When the ship arrived at the discharge port in December 2012, the Charterers who had not been paid for the cargo, ordered her to wait off the discharge port for over four months. The ship thus became floating storage. When the Vessel was brought alongside in May 2013 to start discharging, the Cargo was found to be damaged by overheating. A claim for EUR 5 million was brought by Cargo Interests. Owners eventually settled this claim for just over EUR 2.5 million. Owners then sought to make a recovery of these monies, together with hire in the sum of EUR 1,012,740, from Charterers and commenced arbitration.
The Charterparty incorporated the Inter-Club Agreement 1996 (“the ICA”). Clause 8 of the ICA provides a mechanical apportionment of liability for cargo claims depending on the nature of the claim. Four categories are contemplated: (a) unseaworthiness and/or error or fault in navigation or management of the vessel; (b) loading, stowage, lashing, discharge, storage or other handling of the cargo; (c) shortage or overcarriage; and (d) all other cargo claims, including claims for delay to cargo.
It was common ground that the claim in the present case fell within the sweeping up provision, clause (8)(d) of the ICA, since it did not arise out of any of the causes mentioned in clauses (8) (a)-(c) of the ICA. Claims under clause (8)(d) of the ICA are to be split 50/50 between Owners and Charterers “unless there is clear and irrefutable evidence that the claim arose out of the act or neglect of the one or the other (including their servants or sub-contractors) in which case that party shall then bear 100% of the claim.”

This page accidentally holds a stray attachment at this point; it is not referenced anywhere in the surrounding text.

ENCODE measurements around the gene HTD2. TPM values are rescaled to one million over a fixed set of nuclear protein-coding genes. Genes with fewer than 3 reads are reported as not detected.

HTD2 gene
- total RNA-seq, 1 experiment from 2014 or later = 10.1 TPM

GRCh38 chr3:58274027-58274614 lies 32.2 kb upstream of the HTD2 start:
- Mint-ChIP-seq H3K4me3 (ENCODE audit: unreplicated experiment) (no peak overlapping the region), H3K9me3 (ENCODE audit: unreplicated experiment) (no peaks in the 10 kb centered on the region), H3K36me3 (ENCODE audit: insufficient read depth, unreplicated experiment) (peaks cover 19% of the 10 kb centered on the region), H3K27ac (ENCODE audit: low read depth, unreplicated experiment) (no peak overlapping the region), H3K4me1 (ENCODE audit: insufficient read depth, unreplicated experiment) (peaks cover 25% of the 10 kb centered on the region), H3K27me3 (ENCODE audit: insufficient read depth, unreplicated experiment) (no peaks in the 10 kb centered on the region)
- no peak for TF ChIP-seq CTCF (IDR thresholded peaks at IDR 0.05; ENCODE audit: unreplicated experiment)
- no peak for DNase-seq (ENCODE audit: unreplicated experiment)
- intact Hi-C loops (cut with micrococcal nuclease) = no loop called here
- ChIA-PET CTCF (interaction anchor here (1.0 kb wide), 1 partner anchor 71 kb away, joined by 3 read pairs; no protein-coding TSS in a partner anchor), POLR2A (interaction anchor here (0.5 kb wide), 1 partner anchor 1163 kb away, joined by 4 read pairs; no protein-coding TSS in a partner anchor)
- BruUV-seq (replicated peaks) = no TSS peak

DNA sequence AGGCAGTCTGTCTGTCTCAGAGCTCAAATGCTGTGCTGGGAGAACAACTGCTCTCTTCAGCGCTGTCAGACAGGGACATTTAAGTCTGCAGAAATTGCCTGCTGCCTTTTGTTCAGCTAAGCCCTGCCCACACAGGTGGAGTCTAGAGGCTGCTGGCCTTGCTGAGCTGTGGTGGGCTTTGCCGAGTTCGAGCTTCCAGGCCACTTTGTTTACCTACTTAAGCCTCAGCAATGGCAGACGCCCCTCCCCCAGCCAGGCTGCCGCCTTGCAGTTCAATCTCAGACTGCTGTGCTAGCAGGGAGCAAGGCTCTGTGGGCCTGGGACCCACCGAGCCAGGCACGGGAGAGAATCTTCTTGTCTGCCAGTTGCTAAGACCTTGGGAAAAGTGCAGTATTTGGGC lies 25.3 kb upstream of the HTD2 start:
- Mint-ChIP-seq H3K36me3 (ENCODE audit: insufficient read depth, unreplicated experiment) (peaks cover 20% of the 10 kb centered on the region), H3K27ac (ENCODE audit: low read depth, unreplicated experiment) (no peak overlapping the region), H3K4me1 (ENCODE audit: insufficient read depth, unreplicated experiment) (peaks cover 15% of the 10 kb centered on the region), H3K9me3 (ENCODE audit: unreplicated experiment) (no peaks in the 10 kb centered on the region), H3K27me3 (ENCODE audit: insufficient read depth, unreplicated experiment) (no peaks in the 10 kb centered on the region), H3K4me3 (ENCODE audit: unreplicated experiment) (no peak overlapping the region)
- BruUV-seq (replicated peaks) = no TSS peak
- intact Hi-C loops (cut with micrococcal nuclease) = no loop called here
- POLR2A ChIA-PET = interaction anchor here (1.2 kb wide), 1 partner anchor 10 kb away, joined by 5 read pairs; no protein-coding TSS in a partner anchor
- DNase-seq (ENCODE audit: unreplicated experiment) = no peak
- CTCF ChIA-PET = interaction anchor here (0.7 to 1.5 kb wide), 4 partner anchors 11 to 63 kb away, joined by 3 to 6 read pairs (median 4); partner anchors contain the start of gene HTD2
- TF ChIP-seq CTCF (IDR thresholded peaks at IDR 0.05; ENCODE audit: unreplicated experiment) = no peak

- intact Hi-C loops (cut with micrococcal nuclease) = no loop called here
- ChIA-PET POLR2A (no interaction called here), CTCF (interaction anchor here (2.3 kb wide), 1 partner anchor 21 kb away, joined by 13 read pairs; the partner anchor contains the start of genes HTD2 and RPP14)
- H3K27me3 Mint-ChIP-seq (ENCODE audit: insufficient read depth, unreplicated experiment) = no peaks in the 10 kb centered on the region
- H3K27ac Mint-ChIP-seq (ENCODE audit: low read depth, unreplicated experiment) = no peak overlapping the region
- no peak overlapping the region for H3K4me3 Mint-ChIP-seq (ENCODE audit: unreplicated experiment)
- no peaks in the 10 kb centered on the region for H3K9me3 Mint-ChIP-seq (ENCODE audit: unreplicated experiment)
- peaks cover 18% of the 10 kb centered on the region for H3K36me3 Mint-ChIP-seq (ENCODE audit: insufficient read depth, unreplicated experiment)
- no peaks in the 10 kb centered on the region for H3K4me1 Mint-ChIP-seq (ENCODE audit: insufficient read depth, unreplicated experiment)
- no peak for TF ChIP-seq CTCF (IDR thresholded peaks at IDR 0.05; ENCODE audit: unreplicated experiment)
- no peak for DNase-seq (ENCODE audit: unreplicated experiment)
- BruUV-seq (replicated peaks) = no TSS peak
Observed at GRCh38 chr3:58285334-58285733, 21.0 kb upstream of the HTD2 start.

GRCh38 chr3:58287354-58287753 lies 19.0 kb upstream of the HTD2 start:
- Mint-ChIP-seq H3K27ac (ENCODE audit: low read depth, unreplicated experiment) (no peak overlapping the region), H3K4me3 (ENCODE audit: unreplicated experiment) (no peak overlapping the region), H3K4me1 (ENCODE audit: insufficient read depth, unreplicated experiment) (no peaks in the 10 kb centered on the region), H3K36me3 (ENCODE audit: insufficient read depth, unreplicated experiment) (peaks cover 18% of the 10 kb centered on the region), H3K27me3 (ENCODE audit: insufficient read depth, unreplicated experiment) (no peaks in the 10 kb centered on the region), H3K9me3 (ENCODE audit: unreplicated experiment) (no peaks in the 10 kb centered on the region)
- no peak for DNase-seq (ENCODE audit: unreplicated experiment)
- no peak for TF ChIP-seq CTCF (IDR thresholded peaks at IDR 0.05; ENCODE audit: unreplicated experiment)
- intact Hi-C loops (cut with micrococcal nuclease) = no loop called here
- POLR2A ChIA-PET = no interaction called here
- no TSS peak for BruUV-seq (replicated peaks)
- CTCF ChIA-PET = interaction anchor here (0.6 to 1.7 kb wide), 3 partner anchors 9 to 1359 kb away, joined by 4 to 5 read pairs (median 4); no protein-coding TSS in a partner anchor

The Tribunal found that Owners’ failure to properly monitor the temperature of the Cargo was not causative. Further, the Tribunal found that there was no breach or neglect in loading the Cargo by Charterers. The cause of the damage was a combination of the inherent nature of the Cargo together with the prolonged period at the anchorage. The Tribunal held that the Charterers’ decision to let the Vessel wait off the discharge port was an “act” for the purposes of clause 8(d) of the ICA. Accordingly, the apportionment should fall 100% on Charterers.
The Charterers appealed. The issue of law concerned the true construction of clause 8(d) of the ICA. In particular, whether the term “act”in the phrase “act or neglect” meant a culpable act in the sense of fault or whether it meant any act, whether culpable or not. The judge dismissed the appeal and held that the Tribunal’s construction of “act” as not requiring fault was correct. While the words “act or neglect”in some contexts implied a component of fault or neglect, that was not the case under the overall scheme of the ICA. What is required is clear and irrefutable evidence of the act of one party.
The full citation of this case is Transgrain Shipping (Singapore) Pte Ltd v Yangtze Navigation (Hong Kong) Ltd (The Yangtze Xing Hua) EWHC 3132 (Comm).